The challenge though, at least for me, comes when I began wondering how my own life fits into this vision, this idea. Was I born with a mission? Were you? Do you feel that a purpose was ordained for your life before you had even been delivered into the world? Do you have that sense? This is one of those questions where, if you have to ask, the answer is probably no. Our life’s purpose for many of us isn’t something that is easy to get a handle on or describe.
There’s a great old classic golf story that actually speaks to this point. It comes from a time shortly after the game was invented. A Scottish golfer, it seems, once had an opportunity to give a demonstration of the new game to then President Ulysses S. Grant. He carefully placed the ball on the tee and prepared to hit it. He must’ve been a bit nervous though, because when he took a mighty swing, the club hit the turf and scattered dirt all over the president. The ball, however, never left the tee. Again, the golfer swung and again he missed. Grant waited patiently, supposedly, through six failed attempts. The president then quietly observed, “there seems to be a fair amount of exercise in the game but I fail to see the purpose of the ball”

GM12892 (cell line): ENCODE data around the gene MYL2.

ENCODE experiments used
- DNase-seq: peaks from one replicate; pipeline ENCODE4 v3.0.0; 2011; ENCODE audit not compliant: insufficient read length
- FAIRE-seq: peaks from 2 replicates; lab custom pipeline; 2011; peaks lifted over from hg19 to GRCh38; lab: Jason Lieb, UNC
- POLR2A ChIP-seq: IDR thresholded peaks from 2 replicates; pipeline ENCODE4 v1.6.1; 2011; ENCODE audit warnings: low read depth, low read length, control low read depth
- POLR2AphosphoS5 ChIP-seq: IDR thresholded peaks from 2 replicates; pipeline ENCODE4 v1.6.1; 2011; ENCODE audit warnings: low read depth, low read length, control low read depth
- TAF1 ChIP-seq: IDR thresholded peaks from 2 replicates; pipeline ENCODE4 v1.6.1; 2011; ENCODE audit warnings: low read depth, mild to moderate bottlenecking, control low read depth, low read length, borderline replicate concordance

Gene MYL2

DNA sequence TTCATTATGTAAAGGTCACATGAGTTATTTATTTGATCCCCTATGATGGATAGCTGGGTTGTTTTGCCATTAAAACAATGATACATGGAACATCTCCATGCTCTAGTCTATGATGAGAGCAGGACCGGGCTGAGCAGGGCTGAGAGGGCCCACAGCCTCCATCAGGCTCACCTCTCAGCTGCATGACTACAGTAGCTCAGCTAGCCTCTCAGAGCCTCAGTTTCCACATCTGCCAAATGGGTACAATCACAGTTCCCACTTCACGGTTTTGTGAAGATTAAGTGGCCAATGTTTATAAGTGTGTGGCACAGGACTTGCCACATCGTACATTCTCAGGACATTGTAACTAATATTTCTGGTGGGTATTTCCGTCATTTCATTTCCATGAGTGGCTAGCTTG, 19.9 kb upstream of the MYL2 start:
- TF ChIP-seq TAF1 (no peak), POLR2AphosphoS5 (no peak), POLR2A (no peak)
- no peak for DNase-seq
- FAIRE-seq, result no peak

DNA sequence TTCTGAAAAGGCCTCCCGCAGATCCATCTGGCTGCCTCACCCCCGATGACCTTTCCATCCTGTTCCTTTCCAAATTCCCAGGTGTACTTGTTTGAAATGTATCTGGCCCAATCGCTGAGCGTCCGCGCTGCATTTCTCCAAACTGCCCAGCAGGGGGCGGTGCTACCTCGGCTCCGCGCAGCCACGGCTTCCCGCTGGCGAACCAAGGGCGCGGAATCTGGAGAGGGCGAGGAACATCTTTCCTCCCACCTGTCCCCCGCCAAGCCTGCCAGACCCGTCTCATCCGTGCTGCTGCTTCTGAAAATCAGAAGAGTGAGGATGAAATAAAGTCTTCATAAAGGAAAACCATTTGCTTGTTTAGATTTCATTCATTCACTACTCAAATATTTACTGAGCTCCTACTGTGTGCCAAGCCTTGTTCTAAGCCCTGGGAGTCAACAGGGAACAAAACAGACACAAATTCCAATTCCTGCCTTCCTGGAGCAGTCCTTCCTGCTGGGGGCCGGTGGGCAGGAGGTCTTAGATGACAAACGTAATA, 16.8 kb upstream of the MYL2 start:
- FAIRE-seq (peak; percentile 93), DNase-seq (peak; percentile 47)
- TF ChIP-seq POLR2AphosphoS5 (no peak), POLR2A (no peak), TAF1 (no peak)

What’s the message here? Well, maybe it’s that, in the great golf game of life, all too often the role most of us seem to be playing is the ball. It’s incredibly easy to fail to see the purpose.